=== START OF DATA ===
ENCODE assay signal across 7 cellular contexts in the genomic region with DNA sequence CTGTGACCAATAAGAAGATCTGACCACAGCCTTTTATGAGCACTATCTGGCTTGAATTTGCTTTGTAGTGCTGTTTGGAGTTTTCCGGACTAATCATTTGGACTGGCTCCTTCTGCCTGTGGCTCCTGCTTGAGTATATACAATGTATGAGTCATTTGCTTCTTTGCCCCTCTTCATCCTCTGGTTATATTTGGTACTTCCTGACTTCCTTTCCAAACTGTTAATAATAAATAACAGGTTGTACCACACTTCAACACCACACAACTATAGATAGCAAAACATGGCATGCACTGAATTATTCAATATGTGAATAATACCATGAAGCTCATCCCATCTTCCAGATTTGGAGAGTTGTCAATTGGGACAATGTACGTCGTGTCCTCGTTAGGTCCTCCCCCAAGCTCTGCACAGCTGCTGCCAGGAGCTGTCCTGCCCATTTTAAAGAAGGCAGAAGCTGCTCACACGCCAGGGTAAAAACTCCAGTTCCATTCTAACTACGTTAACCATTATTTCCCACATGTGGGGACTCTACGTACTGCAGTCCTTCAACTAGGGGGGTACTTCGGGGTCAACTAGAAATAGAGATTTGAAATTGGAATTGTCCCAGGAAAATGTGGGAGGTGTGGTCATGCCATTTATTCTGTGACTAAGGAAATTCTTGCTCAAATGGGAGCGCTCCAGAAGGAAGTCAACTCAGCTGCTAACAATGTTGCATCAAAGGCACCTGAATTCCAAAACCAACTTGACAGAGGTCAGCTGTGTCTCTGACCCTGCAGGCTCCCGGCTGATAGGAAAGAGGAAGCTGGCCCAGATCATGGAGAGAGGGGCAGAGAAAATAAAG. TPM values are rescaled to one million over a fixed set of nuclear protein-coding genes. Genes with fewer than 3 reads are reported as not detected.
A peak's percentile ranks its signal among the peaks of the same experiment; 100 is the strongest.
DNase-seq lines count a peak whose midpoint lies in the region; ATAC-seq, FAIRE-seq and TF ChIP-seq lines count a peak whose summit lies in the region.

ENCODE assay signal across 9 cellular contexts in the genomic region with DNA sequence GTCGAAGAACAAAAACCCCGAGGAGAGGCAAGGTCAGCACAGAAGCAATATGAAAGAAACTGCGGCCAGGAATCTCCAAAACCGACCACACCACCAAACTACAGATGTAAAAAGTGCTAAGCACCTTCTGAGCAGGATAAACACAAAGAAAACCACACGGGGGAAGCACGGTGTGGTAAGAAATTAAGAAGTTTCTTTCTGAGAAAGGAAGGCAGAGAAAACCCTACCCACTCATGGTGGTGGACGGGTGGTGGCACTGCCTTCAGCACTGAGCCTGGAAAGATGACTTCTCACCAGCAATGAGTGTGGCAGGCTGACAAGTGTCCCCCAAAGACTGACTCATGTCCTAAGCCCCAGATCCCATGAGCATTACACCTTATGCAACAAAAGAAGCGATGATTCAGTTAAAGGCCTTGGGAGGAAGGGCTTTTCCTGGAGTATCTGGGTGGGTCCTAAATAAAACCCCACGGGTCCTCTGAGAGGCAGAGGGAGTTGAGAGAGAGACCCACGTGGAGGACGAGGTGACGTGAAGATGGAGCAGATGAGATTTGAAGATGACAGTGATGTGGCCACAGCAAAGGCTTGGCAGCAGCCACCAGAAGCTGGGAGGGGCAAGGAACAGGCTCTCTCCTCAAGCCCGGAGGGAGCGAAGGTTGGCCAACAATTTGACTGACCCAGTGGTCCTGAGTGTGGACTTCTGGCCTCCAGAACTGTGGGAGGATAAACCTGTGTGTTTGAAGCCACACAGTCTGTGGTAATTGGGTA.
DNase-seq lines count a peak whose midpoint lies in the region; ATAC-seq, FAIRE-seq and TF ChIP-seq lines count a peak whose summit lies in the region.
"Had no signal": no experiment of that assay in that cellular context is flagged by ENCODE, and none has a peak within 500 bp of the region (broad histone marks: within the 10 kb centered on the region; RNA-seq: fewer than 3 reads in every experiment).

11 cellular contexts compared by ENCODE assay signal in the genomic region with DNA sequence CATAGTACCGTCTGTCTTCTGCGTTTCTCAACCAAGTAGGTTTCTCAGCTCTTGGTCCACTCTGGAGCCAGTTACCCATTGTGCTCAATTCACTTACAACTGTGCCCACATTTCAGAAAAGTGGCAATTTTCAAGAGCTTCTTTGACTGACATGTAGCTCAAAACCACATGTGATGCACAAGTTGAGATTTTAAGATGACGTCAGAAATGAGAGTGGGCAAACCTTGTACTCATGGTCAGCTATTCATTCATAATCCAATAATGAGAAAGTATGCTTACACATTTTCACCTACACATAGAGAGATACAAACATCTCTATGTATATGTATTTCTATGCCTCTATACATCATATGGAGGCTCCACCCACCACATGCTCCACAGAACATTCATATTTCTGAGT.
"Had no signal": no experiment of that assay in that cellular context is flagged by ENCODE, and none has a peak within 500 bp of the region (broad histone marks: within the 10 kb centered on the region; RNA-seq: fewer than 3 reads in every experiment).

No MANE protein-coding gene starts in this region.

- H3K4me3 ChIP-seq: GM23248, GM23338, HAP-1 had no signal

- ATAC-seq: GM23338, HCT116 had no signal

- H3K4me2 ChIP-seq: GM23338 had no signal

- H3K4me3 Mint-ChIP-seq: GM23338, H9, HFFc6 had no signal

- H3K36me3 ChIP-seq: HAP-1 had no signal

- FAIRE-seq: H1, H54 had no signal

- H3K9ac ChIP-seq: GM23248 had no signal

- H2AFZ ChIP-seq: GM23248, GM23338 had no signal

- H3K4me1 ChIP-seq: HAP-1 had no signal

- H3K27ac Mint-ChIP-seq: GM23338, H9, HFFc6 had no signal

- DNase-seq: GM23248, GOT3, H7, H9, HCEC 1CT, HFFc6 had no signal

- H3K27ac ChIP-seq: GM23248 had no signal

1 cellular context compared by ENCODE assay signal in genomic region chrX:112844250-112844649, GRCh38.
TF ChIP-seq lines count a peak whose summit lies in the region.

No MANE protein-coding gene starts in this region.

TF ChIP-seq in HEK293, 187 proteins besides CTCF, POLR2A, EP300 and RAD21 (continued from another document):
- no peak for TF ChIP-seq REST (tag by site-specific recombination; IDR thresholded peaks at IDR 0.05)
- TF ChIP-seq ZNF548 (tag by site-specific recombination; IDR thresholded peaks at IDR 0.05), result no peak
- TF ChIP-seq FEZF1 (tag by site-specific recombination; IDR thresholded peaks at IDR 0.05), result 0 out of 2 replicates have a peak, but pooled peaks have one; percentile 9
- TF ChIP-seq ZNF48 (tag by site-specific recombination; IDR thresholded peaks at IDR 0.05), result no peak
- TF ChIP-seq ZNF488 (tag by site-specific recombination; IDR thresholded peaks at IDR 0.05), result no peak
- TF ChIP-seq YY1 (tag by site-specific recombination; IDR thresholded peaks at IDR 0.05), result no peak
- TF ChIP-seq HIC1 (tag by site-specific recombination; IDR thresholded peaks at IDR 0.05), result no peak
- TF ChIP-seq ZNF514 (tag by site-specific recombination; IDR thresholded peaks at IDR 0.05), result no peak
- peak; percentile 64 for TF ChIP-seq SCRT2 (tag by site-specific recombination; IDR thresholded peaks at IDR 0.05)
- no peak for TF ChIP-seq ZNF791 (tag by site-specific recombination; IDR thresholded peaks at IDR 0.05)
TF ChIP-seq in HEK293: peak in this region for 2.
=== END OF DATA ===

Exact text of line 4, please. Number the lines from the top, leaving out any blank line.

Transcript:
ENCODE assay signal across 9 cellular contexts in the genomic region with DNA sequence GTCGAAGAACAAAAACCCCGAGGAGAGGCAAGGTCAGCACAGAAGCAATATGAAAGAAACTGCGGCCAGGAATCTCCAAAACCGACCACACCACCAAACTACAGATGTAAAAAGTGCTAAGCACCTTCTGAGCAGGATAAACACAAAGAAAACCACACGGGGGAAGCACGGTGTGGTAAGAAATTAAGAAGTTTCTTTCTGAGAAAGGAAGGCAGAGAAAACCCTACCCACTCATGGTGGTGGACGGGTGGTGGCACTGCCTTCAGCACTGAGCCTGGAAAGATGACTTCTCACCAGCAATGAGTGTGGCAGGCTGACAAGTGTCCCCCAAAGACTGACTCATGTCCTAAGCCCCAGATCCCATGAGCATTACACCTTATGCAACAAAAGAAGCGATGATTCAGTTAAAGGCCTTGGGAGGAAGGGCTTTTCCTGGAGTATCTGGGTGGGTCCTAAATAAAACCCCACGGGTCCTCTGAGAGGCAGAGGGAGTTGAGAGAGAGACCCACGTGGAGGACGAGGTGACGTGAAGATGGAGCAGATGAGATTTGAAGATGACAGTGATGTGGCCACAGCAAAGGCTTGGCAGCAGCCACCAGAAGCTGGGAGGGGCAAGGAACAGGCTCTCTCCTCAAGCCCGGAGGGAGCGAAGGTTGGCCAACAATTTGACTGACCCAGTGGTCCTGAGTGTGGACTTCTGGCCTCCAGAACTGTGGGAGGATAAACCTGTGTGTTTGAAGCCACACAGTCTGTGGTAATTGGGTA.